13. fredj338

    fredj338

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    I have to agree. I've often thought Speer is on the right track w/ a 135grGDHP, but NOT at a reduced velocity, at full vel. Same for the 9mm+P rounds. The SD of most 125gr bullets is just not quite enough, but it can be overcome w/ better bullet design. I've played around w/ the 135grGDHP in the 357sig, it looks very promising @ near 1300fps.
     
    Last edited: Aug 1, 2010
  14. fastbolt

    fastbolt

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    Yeah, CCI/Speer used to offer a 140gr JHP load. The bullet had what they called their PentaPoint hollowpoint, or some such thing, I think. Anybody else remember more? Just a little pentagon-shaped itty bitty nose cavity if I'm remembering right.

    Anyway, it was a full power, robust Magnum load (we had nothing else back then) which was easily found in any gun store. The bullet could be purchased as a separate component and it was the favorite of my father (and subsequently, me) for a stout handload. When I entered LE work I went out and bought it once I'd used up the Magnum loads issued to me when I was hired. Once I got over some of the early gun magazine promotion of the 125gr JHP's I had a hard time finding the CCI Magnum load again, but I was able to find the 'medium velocity' W-W 145gr STHP load, and then the excellent Rem 140gr SJHP load. I still have a couple boxes of the 140gr SJHP load put back against the day I may again carry another full-size .357 Magnum revolver sometime. ;)

    Considering the tremendous advances the companies have made using CAD to make better expanding JHP's, maybe the new 135gr GD can be revised to withstand the higher velocities of a true Magnum load and give us even better 'performance' than the loads of yesteryear, and maybe we'll see another middle weight defensive Magnum load offered by Speer. Hope so. It's just that main thrust of the rebirth of the .357 Magnum's popularity seems to be linked to the short-barreled 2-3" guns which don't make as effective use of the Magnum loads as the 4-6" guns can make of them. It makes commercial sense to cater to this growing market, of course. I own a SP101DAO in which I carry Magnum loads, but I carry +P loads in my M&P 340. ;)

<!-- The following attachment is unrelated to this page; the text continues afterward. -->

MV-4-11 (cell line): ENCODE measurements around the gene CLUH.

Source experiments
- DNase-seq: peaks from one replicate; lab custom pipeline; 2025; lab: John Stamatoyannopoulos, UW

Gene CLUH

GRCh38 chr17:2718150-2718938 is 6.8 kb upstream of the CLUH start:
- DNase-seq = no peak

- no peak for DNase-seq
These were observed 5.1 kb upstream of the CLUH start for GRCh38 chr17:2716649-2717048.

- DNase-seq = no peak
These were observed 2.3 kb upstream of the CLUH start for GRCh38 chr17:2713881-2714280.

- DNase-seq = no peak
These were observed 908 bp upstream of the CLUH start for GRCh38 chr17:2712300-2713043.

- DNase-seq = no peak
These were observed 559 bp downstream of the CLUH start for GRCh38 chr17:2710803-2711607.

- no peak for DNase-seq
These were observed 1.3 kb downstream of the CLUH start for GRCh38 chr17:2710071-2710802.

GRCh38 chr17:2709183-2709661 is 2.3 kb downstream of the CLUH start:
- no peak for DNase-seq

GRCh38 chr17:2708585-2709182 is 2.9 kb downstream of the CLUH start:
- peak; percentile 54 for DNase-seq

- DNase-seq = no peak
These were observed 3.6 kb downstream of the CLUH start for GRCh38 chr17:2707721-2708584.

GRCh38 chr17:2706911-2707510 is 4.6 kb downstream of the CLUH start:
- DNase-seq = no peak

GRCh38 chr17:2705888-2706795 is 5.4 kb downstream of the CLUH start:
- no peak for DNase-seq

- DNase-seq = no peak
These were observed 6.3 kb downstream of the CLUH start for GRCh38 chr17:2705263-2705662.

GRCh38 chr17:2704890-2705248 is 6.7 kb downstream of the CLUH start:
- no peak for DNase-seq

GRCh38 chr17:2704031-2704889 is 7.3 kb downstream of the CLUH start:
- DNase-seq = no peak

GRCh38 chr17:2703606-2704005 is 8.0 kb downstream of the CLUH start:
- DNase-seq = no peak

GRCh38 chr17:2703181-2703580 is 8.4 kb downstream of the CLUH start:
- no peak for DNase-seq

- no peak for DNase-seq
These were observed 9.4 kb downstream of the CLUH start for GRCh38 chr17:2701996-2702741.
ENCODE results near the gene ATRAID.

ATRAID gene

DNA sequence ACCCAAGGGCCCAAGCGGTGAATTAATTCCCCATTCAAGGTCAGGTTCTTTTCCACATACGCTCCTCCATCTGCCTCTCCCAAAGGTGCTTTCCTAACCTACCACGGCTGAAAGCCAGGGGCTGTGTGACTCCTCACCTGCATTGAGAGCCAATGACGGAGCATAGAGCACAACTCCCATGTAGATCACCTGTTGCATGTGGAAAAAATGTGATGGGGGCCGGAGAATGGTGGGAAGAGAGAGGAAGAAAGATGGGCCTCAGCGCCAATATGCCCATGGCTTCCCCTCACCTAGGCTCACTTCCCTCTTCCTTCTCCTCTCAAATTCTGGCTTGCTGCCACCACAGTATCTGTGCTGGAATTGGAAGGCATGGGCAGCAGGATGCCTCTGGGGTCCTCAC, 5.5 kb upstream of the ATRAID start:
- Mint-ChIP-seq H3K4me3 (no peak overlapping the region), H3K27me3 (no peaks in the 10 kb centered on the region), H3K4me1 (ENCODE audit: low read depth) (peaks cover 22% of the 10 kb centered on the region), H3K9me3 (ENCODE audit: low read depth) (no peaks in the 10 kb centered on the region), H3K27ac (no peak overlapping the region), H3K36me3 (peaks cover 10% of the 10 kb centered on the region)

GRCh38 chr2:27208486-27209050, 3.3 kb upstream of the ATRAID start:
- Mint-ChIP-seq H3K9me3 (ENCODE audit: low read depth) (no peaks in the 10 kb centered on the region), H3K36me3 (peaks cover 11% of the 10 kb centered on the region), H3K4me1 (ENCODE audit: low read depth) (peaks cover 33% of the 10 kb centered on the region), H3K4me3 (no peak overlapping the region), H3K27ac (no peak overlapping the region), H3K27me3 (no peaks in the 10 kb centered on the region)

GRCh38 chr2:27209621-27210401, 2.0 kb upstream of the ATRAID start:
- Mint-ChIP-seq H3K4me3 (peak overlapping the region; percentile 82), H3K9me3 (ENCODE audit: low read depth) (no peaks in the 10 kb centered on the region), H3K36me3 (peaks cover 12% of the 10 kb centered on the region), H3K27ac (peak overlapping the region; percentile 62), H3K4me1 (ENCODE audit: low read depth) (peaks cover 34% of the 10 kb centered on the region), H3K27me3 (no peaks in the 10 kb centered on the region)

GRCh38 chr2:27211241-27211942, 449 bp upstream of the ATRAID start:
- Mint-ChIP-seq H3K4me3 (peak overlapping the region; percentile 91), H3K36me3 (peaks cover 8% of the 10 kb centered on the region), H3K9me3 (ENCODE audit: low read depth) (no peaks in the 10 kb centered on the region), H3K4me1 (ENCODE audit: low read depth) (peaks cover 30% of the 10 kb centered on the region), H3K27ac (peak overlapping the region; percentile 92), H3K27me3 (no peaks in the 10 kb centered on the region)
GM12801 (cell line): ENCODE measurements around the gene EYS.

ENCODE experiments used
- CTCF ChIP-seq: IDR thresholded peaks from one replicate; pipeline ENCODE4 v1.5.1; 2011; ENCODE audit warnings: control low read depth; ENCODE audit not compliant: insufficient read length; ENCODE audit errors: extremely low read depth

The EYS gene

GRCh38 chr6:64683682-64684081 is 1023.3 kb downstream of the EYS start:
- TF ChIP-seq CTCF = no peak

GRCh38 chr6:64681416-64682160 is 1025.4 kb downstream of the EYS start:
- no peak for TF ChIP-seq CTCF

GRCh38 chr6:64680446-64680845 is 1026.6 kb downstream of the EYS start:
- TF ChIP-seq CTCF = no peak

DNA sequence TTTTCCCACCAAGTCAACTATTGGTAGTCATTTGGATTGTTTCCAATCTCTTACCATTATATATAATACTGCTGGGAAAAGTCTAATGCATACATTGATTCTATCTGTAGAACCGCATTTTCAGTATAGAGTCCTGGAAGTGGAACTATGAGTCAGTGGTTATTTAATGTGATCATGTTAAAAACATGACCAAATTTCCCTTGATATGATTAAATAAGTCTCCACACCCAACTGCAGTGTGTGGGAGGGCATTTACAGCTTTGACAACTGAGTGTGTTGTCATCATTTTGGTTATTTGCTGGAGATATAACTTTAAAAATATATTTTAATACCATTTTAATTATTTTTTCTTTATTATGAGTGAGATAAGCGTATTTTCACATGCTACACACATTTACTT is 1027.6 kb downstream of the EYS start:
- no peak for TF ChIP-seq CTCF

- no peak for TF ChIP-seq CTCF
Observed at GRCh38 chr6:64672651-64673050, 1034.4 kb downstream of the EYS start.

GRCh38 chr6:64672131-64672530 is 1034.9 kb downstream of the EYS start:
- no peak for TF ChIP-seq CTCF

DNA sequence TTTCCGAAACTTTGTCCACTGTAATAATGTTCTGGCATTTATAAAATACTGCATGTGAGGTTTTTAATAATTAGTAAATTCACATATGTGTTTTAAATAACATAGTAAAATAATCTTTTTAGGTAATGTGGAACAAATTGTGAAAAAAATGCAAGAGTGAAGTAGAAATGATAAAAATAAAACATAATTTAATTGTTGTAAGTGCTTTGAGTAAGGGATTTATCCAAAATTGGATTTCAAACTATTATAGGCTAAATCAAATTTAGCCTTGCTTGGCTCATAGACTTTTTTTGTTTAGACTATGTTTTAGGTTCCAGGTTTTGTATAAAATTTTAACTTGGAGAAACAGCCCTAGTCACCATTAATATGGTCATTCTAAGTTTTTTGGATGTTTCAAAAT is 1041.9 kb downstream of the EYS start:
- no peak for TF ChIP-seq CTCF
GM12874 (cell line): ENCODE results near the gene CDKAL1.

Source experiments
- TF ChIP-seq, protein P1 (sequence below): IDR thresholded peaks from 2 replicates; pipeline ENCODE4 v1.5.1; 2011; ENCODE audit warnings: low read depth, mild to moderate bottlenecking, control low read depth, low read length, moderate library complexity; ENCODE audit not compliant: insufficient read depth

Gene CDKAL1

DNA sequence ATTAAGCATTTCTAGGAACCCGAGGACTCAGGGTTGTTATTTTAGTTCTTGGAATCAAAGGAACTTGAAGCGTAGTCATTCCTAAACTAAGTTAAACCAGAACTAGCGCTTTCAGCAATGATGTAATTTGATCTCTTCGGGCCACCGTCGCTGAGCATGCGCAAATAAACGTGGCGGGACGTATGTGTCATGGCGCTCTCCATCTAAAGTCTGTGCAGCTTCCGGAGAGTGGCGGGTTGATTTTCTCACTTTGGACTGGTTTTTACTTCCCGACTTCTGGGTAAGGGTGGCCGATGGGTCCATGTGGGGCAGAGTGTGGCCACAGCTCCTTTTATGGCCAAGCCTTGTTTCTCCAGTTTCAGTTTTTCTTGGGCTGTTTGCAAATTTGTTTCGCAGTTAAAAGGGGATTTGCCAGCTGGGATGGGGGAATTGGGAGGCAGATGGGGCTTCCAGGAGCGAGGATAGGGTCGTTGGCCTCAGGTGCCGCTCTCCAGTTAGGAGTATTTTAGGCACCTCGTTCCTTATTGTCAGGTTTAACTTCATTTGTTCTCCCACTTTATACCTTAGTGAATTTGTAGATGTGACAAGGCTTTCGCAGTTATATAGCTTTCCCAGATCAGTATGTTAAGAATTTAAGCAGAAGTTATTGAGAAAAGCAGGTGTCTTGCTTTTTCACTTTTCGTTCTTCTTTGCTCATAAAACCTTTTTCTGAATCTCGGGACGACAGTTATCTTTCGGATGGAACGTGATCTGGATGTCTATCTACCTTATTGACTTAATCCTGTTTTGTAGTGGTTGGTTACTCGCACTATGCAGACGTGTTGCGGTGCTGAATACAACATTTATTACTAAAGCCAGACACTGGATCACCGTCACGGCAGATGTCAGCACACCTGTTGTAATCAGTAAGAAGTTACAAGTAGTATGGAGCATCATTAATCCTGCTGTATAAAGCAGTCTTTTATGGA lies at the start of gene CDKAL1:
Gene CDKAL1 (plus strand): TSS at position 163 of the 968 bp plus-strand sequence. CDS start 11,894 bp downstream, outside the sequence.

Last edited: Aug 1, 2010
  15. DonGlock26

    DonGlock26

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    Fred,

    I'm a range master/armorer for a PD. I've only seen set back with .357 Sig GDs. I'm not saying it can't happen, but out of tens of thousands of rounds (9mm, .40, .45acp, .357 Sig), I've only seen .357 Sig do it (BTW- I love the round). FWIW

    Another warning, if you keep loading the same round into the chamber, you risk the extractor chewing up the rim to the point of causing a failure to extract. I just rotate the rounds in my magazines until I shoot it up.

    Stay safe,

    Don
     
    Last edited: Aug 1, 2010
  16. 9mmParabellum

    9mmParabellum

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    The 357sig is a good round I carry a 9mm 124gr Speer Gold Dot loaded by Buffalo Bore Ammo and get 1289fps out of a 4in barrel their 115gr is something to look at at 1400fps.

    Ladies and Gentlemen we all want a good bullet etc but like I tell everyone concentrate on learning how to shoot, technique, tactics.
    You have to hit what you are shooting at to solve your immediate problem and get good hits.